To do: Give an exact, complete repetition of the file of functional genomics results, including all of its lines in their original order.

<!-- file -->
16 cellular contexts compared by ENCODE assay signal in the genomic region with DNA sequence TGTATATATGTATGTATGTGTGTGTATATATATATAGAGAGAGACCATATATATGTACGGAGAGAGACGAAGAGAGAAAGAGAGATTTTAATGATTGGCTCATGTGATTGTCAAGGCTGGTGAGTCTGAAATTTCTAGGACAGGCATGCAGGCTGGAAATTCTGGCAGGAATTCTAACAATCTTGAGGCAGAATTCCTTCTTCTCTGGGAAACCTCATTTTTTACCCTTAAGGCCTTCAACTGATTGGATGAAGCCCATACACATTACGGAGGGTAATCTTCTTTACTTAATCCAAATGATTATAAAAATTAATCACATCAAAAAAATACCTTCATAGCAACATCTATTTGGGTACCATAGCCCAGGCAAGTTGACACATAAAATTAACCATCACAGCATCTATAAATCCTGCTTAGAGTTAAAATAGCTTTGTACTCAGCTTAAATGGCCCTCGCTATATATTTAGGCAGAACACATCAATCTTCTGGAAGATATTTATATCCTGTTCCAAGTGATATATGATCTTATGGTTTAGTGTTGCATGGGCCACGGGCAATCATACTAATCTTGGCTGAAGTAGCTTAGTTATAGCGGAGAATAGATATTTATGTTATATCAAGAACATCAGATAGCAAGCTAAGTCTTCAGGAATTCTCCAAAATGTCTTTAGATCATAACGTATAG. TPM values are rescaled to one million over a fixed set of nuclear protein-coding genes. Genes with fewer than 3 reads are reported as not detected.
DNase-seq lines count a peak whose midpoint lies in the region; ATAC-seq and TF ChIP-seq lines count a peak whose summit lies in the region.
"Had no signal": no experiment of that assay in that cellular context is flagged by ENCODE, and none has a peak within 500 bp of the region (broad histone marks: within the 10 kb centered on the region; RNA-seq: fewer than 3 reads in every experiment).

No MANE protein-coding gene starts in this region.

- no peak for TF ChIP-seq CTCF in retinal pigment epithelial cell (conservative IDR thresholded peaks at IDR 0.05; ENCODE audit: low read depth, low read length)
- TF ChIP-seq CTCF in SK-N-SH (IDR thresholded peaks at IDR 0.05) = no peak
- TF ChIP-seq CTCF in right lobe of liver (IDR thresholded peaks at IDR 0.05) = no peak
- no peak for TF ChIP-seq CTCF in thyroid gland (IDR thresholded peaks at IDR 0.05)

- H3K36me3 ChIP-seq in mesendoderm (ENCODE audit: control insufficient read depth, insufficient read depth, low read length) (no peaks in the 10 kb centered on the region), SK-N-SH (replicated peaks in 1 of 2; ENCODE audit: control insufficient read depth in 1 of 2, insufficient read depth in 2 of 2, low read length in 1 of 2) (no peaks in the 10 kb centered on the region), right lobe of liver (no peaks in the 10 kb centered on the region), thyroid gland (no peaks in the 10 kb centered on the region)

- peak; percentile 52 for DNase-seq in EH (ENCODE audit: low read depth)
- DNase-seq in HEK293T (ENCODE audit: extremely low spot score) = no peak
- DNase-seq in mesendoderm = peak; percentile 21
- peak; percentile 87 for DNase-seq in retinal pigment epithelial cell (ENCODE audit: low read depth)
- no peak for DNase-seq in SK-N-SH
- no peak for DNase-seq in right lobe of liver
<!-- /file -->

16 cellular contexts compared by ENCODE assay signal in the genomic region with DNA sequence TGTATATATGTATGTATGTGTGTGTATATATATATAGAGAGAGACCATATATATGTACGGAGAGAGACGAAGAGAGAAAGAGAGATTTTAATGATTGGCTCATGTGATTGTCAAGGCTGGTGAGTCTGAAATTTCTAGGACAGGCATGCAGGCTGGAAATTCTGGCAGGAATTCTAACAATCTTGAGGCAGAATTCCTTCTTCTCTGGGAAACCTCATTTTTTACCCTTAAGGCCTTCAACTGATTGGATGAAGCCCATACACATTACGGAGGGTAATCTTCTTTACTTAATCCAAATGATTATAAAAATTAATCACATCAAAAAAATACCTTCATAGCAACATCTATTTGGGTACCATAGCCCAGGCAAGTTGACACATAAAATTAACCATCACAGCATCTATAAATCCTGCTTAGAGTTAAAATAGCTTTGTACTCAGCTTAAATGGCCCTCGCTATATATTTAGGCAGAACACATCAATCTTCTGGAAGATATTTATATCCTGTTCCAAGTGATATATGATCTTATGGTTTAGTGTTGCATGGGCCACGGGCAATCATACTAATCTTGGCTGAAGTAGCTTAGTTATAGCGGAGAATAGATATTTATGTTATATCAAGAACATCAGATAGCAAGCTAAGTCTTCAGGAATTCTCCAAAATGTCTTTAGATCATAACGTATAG. TPM values are rescaled to one million over a fixed set of nuclear protein-coding genes. Genes with fewer than 3 reads are reported as not detected.
DNase-seq lines count a peak whose midpoint lies in the region; ATAC-seq and TF ChIP-seq lines count a peak whose summit lies in the region.
"Had no signal": no experiment of that assay in that cellular context is flagged by ENCODE, and none has a peak within 500 bp of the region (broad histone marks: within the 10 kb centered on the region; RNA-seq: fewer than 3 reads in every experiment).

No MANE protein-coding gene starts in this region.

- no peak for TF ChIP-seq CTCF in retinal pigment epithelial cell (conservative IDR thresholded peaks at IDR 0.05; ENCODE audit: low read depth, low read length)
- TF ChIP-seq CTCF in SK-N-SH (IDR thresholded peaks at IDR 0.05) = no peak
- TF ChIP-seq CTCF in right lobe of liver (IDR thresholded peaks at IDR 0.05) = no peak
- no peak for TF ChIP-seq CTCF in thyroid gland (IDR thresholded peaks at IDR 0.05)

- H3K36me3 ChIP-seq in mesendoderm (ENCODE audit: control insufficient read depth, insufficient read depth, low read length) (no peaks in the 10 kb centered on the region), SK-N-SH (replicated peaks in 1 of 2; ENCODE audit: control insufficient read depth in 1 of 2, insufficient read depth in 2 of 2, low read length in 1 of 2) (no peaks in the 10 kb centered on the region), right lobe of liver (no peaks in the 10 kb centered on the region), thyroid gland (no peaks in the 10 kb centered on the region)

- peak; percentile 52 for DNase-seq in EH (ENCODE audit: low read depth)
- DNase-seq in HEK293T (ENCODE audit: extremely low spot score) = no peak
- DNase-seq in mesendoderm = peak; percentile 21
- peak; percentile 87 for DNase-seq in retinal pigment epithelial cell (ENCODE audit: low read depth)
- no peak for DNase-seq in SK-N-SH
- no peak for DNase-seq in right lobe of liver